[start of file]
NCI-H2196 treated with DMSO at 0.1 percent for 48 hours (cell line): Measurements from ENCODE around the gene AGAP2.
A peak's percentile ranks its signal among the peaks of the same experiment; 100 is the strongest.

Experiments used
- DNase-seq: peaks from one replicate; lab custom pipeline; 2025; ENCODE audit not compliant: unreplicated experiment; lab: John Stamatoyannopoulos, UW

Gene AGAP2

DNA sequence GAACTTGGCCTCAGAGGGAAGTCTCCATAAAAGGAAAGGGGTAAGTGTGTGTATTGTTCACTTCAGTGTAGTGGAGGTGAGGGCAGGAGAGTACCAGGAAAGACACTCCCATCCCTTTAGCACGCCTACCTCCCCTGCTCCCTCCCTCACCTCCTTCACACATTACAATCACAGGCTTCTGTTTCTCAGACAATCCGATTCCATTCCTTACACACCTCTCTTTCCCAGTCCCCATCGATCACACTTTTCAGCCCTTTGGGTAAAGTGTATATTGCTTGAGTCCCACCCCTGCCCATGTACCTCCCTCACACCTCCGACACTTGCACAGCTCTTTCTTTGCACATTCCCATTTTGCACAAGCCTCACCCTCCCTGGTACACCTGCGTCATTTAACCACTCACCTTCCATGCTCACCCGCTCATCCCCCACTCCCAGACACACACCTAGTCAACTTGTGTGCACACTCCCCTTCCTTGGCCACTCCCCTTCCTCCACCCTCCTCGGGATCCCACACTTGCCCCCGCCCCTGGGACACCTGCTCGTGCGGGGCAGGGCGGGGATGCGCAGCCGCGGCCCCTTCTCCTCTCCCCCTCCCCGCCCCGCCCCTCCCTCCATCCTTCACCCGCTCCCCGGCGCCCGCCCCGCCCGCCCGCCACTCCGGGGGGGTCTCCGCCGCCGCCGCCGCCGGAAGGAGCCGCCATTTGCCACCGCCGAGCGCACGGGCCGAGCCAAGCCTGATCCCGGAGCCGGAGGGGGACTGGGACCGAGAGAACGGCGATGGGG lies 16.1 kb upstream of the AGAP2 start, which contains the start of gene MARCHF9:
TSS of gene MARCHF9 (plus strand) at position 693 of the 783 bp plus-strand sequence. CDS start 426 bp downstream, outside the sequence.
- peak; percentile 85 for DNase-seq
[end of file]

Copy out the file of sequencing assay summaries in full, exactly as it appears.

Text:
NCI-H2196 treated with DMSO at 0.1 percent for 48 hours (cell line): Measurements from ENCODE around the gene AGAP2.
A peak's percentile ranks its signal among the peaks of the same experiment; 100 is the strongest.

Experiments used
- DNase-seq: peaks from one replicate; lab custom pipeline; 2025; ENCODE audit not compliant: unreplicated experiment; lab: John Stamatoyannopoulos, UW

Gene AGAP2

DNA sequence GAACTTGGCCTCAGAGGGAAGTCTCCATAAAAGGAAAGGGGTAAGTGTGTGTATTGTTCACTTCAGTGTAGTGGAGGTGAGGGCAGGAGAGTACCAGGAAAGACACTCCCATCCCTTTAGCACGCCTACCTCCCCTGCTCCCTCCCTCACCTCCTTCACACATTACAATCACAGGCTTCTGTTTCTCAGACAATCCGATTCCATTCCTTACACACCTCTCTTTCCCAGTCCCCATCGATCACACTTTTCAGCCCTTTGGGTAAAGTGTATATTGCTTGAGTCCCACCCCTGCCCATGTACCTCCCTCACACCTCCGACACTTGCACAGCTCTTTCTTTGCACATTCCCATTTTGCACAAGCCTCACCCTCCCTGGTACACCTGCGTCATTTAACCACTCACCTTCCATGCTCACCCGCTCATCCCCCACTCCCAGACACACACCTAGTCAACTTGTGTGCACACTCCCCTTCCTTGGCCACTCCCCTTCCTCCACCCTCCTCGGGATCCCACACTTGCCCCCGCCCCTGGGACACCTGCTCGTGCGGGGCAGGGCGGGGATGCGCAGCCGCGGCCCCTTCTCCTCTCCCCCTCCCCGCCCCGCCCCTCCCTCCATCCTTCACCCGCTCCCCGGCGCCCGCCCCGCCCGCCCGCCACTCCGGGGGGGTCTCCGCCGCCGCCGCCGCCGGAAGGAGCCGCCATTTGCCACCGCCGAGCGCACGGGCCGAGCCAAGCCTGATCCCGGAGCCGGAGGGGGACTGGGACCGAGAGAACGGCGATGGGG lies 16.1 kb upstream of the AGAP2 start, which contains the start of gene MARCHF9:
TSS of gene MARCHF9 (plus strand) at position 693 of the 783 bp plus-strand sequence. CDS start 426 bp downstream, outside the sequence.
- peak; percentile 85 for DNase-seq